Ethnography

Ethnography

Meaning

Ethnography is a research method which basically intends to study culture through close observation and active participation.

This method is also known as ethnomethodology or methodology of people. It focus on studying socio cultural phenomena of a community. The ethnographer/researcher collects information regarding the socio-cultural phenomena from a lot of people belonging to the community under study.

Purpose of Ethnographic Research

The purpose of ethnographic research are as follows

  • It helps in cross cultural analysis.
  • It helps in analysing the past events or the history of the culture.
  • It helps in studying the behavior, experiences and attitudes of individuals in a more natural environment.
  • Close observation increases the chances of validity in the reports and theory formulated.

Types of Ethnographic Research

There are many types of Ethnographic Research which are as follows-

  • Macro Ethnography: It is the study of broadly defined cultural groupings such as – ‘the Indians’, ‘the Turkish’, etc. The common perspectives are studied at a more larger level which are found to be common under a more broader strata.
  • Micro Ethnography: It is the study of more specific cultural groupings such as the ‘local government’ and the ‘terrorists’.
  • Emic Perspectives: It is the ethnographic approach under which the viewpoints and responses of the ‘ingroup’ or the members of the culture under study are noted down.
  • Etic Perspectives: It is the ethnographic approach, under which the viewpoints and responses of the ‘out groups’ or the members who do not belong to the culture under study are studied.

Steps of Ethnographic Research

Following steps are followed in ethnographic research

  1. Selection: The ethnographic research begins with selection of a culture. The researcher selects the culture/community or population according to his/her interest.
  2. Review of Literature: Then the researcher reviews the literature pertaining to the culture to get a brief idea and historical sketch of the culture selected for study.
  3. Identification of Variables: The researcher then identifies variables which interest him or her as well as the members of the culture that needs to be explored.
  4. Entry: The ethnographer then tries to enter the culture and gain the acceptance of the members of the culture.
  5. Cultural Immersion: Ethnographers live in the culture for months or even years which they have chosen to study. The middle stages of the ethnographic research involve gaining informants, using them to gain yet more informants in a chaining process.
  6. Data Collection: After gaining the confidence of the respondents, the researcher collects information in the form of observational transcripts and interview recordings and tapings.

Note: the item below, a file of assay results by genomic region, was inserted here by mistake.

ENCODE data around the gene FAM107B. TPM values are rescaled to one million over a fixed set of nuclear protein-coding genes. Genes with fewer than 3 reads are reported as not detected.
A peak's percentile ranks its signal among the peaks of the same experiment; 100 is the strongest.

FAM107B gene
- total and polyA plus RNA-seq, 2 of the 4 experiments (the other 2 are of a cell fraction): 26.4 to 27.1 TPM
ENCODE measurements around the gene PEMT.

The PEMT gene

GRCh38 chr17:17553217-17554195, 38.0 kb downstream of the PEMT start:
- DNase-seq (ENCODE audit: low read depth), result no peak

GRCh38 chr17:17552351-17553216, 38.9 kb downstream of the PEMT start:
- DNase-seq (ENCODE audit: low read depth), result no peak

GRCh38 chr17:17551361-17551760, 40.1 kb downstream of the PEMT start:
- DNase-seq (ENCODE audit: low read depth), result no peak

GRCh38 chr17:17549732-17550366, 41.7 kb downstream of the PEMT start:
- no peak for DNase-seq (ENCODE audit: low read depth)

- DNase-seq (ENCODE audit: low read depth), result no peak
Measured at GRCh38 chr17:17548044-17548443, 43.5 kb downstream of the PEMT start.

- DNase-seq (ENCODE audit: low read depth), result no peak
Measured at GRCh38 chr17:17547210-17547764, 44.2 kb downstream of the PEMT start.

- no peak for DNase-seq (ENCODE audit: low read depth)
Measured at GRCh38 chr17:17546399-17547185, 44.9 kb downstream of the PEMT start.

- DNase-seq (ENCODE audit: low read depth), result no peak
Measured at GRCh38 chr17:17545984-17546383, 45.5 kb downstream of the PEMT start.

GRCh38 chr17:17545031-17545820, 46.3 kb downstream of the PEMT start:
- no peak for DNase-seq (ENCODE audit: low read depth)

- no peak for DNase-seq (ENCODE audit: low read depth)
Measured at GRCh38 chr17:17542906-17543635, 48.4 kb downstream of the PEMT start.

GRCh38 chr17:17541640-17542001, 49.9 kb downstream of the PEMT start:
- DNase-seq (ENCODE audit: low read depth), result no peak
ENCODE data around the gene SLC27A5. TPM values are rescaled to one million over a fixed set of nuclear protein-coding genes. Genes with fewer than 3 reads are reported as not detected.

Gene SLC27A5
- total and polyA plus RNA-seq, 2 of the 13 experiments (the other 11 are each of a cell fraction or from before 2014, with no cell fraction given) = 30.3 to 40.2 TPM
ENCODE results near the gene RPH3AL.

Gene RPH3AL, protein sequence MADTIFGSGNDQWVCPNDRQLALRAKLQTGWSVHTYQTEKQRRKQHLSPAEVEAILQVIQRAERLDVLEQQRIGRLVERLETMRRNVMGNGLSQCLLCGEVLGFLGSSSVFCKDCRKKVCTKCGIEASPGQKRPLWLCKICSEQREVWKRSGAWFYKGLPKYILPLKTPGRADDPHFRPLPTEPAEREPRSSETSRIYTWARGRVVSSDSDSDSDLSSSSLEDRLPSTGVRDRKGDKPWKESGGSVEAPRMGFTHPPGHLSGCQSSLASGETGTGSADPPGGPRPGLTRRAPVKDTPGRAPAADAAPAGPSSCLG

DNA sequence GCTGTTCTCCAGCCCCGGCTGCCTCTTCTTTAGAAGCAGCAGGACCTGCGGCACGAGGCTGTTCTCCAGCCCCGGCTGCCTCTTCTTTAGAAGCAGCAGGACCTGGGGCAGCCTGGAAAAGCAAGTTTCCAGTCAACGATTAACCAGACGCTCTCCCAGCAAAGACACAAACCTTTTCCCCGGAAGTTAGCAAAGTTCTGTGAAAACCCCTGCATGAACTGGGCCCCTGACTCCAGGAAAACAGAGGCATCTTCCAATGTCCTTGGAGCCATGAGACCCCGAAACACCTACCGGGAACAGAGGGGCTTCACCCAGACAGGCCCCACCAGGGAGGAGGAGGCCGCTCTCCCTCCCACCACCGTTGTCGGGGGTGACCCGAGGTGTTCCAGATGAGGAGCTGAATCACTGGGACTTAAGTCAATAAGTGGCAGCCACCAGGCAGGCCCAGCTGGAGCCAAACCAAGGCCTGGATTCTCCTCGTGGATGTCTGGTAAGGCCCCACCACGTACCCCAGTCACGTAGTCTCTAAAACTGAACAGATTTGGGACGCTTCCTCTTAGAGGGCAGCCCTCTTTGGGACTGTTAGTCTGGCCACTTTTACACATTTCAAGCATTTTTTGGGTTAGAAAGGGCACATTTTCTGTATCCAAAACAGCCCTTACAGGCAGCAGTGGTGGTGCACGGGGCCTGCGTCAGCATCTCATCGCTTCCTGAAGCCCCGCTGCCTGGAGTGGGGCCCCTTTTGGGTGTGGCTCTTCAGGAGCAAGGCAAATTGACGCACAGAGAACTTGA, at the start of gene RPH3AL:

7. Development of Theory: After analysing the data, the researcher formulates theory on the basis of interpretation of the results and reports achieved.

The ethnographic researcher tries his/her best to avoid theoretical preconceptions and formulates theory on the basis of the perspectives of the members of the culture and observation. The researcher may seek validation of induced theories by going back to members of the culture for their reaction.

Use of Ethnography in Psychology

Ethnography constitutes a major focus in the psychological literature; however, debates continue regarding the usage of this qualitative methods. Despite the fact ethnographic research fall within the purview of post-positivism and constructivism-interpretivism frameworks, positivists, postpositivists and postmodernists who the currently argue over the definition of ethnography and criteria for evaluating ethnographic work.

Despite the conflicts and changes that emerge out of difference philosophical approaches to ethnography, ethnographic research have had and continue to have, a major impact on topics often considered to be within the purview of counselling psychology (e.g. vocational development).

Stewart advocated the usage of ethnographically informed research in psychology. She noted that ethnographic research are ‘compatible’ with the ‘methodological values’ of most psychologists. Although researchers in social work and in social and community psychology advocate the use of ethnographic research, there is paucity of published ethnographies in counselling psychology. Counselling psychologists’ focus on relationship and integration of contextual variables with respect to culture is advocated and evidenced throughout much of the literature in our discipline. Greater efforts are needed in counselling psychology to incorporate ethnographically informed research methods in studies with diverse communities.

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